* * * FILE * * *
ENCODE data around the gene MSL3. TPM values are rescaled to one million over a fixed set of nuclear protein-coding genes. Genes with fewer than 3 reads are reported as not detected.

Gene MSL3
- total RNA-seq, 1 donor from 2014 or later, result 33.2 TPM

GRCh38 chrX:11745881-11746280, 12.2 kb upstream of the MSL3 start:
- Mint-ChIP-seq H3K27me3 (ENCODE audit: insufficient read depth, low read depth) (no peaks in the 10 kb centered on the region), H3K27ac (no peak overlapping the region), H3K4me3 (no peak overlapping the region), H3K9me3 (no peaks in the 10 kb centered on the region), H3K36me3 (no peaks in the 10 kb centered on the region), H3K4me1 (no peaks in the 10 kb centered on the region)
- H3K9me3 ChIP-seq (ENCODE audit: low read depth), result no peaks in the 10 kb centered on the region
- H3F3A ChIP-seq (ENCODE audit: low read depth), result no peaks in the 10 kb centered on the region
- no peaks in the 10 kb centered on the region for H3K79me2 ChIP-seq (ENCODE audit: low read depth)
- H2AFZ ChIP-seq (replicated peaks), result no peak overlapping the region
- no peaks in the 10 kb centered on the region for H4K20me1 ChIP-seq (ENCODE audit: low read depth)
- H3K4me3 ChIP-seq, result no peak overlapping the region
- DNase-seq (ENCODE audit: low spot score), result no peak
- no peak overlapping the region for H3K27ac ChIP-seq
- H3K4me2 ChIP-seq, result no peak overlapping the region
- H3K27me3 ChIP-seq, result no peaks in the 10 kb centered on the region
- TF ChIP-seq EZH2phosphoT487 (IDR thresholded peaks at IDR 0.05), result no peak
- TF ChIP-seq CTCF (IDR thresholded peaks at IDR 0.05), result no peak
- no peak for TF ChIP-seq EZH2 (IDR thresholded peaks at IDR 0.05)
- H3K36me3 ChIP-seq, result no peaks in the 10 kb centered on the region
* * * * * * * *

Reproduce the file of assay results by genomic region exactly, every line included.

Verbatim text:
ENCODE data around the gene MSL3. TPM values are rescaled to one million over a fixed set of nuclear protein-coding genes. Genes with fewer than 3 reads are reported as not detected.

Gene MSL3
- total RNA-seq, 1 donor from 2014 or later, result 33.2 TPM

GRCh38 chrX:11745881-11746280, 12.2 kb upstream of the MSL3 start:
- Mint-ChIP-seq H3K27me3 (ENCODE audit: insufficient read depth, low read depth) (no peaks in the 10 kb centered on the region), H3K27ac (no peak overlapping the region), H3K4me3 (no peak overlapping the region), H3K9me3 (no peaks in the 10 kb centered on the region), H3K36me3 (no peaks in the 10 kb centered on the region), H3K4me1 (no peaks in the 10 kb centered on the region)
- H3K9me3 ChIP-seq (ENCODE audit: low read depth), result no peaks in the 10 kb centered on the region
- H3F3A ChIP-seq (ENCODE audit: low read depth), result no peaks in the 10 kb centered on the region
- no peaks in the 10 kb centered on the region for H3K79me2 ChIP-seq (ENCODE audit: low read depth)
- H2AFZ ChIP-seq (replicated peaks), result no peak overlapping the region
- no peaks in the 10 kb centered on the region for H4K20me1 ChIP-seq (ENCODE audit: low read depth)
- H3K4me3 ChIP-seq, result no peak overlapping the region
- DNase-seq (ENCODE audit: low spot score), result no peak
- no peak overlapping the region for H3K27ac ChIP-seq
- H3K4me2 ChIP-seq, result no peak overlapping the region
- H3K27me3 ChIP-seq, result no peaks in the 10 kb centered on the region
- TF ChIP-seq EZH2phosphoT487 (IDR thresholded peaks at IDR 0.05), result no peak
- TF ChIP-seq CTCF (IDR thresholded peaks at IDR 0.05), result no peak
- no peak for TF ChIP-seq EZH2 (IDR thresholded peaks at IDR 0.05)
- H3K36me3 ChIP-seq, result no peaks in the 10 kb centered on the region